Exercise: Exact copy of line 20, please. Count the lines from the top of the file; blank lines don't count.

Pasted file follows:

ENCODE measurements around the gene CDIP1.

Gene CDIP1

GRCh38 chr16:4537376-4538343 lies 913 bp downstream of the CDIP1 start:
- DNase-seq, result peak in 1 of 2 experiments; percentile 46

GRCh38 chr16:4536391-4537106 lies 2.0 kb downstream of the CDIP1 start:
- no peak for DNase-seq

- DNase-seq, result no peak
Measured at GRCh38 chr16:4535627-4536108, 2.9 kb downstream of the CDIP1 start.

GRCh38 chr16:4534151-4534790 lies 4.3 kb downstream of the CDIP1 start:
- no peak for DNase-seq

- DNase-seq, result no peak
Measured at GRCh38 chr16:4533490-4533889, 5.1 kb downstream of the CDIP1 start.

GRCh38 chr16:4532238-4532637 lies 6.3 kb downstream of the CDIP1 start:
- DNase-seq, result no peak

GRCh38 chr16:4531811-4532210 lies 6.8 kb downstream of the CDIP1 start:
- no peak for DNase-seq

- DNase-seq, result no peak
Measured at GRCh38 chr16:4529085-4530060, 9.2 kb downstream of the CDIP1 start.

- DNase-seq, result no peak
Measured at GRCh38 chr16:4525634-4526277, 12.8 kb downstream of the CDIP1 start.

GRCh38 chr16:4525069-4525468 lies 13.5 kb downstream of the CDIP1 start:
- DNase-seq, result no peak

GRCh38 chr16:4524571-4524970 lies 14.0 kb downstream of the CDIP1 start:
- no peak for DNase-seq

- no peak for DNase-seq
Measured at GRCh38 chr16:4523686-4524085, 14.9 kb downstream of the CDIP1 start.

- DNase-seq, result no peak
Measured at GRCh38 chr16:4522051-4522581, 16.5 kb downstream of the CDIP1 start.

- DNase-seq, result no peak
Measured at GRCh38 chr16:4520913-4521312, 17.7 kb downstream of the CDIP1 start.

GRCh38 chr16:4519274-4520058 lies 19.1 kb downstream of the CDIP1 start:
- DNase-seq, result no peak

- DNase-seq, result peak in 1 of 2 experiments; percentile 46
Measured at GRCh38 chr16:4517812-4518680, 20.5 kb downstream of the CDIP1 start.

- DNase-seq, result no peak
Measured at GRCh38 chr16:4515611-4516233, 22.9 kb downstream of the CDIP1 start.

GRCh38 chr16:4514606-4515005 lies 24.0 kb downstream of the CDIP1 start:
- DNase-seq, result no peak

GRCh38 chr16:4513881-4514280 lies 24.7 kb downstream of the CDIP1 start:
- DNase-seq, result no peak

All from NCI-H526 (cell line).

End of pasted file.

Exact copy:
Measured at GRCh38 chr16:4525634-4526277, 12.8 kb downstream of the CDIP1 start.